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    Driving While Disqualified

    Driving while disqualified occurs when you continue driving on the roads after your licence has been disqualified by a court or by the Department of Transport and Main Roads (DTMR). This offence is dealt with under section 78 of the Transport Operations (Road Use Management) Act 1995 (Qld).

    In recent years the courts have been handing down severe penalties, including imprisonment, for persons who drive whilst disqualified so it is highly recommended you seek legal advice to ensure you secure the best outcome for your circumstances. Even if imprisonment isn’t a serious risk in your case, there are substantial fines that can be imposed, which can be argued down with the right representation.

    Driving While Disqualified Team

    The Penalties

    The potential penalties include a minimum loss of licence for 6 months or between 2 and 5 years. Repeat offenders face the additional possibility of being sent to jail.

    A summary of the disqualification types, periods, maximum fines and imprisonment sentences are set out below.

    Reason for Disqualification Disqualification Periods Maximum Fine Maximum Imprisonment
    Disqualified by a court from holding or obtaining a licence 2-5 years 60 penalty units 18 months
    Disqualified from holding or obtaining a licence due to allocation of demerit points 6 months 40 penalty units 12 months
    Right to drive in Queensland on a non-Queensland licence suspended due to allocation of demerit points 6 months 40 penalty units 12 months
    Disqualified for driving more than 40km over the speed limit 6 months 40 penalty units 12 months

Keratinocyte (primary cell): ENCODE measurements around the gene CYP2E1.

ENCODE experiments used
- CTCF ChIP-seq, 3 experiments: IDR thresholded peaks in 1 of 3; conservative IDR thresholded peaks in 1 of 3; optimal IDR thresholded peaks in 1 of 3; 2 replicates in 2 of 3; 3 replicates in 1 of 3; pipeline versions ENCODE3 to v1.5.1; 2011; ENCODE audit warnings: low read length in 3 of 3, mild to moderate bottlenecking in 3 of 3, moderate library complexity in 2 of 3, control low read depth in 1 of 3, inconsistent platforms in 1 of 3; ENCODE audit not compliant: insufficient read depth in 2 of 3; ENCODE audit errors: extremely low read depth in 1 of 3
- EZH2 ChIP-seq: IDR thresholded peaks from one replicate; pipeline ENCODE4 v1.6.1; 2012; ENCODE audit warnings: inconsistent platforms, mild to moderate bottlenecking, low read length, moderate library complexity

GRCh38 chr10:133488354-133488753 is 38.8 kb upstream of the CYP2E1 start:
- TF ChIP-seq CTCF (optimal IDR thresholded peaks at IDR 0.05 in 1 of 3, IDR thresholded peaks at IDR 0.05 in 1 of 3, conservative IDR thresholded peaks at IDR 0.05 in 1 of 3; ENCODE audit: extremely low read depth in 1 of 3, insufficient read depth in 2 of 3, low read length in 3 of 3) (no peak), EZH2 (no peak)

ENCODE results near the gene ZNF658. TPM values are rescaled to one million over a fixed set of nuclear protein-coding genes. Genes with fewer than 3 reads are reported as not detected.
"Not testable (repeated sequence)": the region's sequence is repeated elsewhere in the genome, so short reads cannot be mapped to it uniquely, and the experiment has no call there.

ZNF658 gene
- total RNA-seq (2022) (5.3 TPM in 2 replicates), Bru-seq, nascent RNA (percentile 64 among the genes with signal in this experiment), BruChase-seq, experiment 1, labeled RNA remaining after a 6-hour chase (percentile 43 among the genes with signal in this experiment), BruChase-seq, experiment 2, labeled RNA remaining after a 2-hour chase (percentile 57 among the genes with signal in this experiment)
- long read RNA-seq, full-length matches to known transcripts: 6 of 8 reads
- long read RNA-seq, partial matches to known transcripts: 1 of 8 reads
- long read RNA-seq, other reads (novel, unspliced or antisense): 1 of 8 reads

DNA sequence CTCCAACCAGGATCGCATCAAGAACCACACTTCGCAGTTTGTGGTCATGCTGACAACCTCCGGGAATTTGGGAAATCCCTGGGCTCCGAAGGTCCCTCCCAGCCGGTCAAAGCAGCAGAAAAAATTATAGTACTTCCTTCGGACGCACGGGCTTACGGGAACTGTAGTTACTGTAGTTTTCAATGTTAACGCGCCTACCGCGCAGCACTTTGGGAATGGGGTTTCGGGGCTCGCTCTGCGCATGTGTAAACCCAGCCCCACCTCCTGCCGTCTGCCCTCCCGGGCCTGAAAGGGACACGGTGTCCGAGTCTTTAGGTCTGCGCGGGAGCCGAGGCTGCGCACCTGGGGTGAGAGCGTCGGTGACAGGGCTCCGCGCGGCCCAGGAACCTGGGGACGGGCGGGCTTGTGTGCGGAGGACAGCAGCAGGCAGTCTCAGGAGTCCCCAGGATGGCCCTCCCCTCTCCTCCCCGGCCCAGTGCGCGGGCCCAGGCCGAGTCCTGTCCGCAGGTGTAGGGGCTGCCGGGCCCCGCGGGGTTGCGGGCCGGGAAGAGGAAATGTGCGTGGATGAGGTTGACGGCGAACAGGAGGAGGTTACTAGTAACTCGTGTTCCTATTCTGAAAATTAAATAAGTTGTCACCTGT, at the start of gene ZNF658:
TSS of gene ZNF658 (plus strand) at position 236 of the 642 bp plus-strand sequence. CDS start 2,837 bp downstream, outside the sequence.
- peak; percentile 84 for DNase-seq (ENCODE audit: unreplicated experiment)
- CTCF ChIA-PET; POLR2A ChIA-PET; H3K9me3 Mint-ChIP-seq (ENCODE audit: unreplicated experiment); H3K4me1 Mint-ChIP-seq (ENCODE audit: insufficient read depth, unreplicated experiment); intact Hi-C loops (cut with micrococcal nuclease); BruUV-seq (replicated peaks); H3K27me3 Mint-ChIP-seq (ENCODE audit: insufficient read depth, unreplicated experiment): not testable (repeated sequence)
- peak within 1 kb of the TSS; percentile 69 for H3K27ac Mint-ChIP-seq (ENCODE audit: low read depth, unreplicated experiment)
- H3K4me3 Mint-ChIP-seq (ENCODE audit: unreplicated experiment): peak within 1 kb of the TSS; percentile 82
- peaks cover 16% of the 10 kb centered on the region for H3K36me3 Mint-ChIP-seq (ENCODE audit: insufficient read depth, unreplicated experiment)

Suspended for non-payment of fines 1-6 months 40 penalty units 12 months
    Repeat unlicensed driver 1-6 months 40 penalty units 12 months
    Licence or right to drive immediately suspended 2-5 years 40 penalty units 12 months
    Never held a licence 3 months 40 penalty units 12 months

    Could I Go to Jail?

    It is highly unlikely you will be sent to jail for your first driving while disqualified offence, but there have been cases where this has occurred.

    Factors taken into account when determining if a jail sentence is appropriate include:

    • previous traffic history,
    • the seriousness of the offence,
    • the period of time that has passed since the initial disqualification, and
    • any reasons as to why you were driving at the time.

    Possible Defences

    You may be able to defend the charge as an ‘honest and reasonable’ mistake. The only grounds this defence will be accepted is if you can provide evidence that you truly believed you were licenced to drive at the time. You can also put forward the defence that you did not receive a notification from either the court if the matter was dealt with in your absence or from DTMR.

    It is highly recommended that you seek legal advice in regards to any possible defences so that you can approach your case in a manner that will see you receiving the best possible outcome.

    How We Can Help

    Our driving while disqualified lawyers can expertly navigate traffic laws complexities, advise you on potential penalties, identify any mitigating factors that will assist your defence to get you the best possible result, ensure all required documentation is prepared in a timely manner, provide extensive support in the lead up to court appearances, respond to your questions in a timely manner and provide reliable and professional representation in all court proceedings.

    Contact Us

    Get the best representation. Book a traffic law consultation. Contact Quinn & Scattini Lawyers’ experienced driving while disqualified lawyers on 1800 999 529, , email mail@rmolaw.com.au or submit an enquiry below.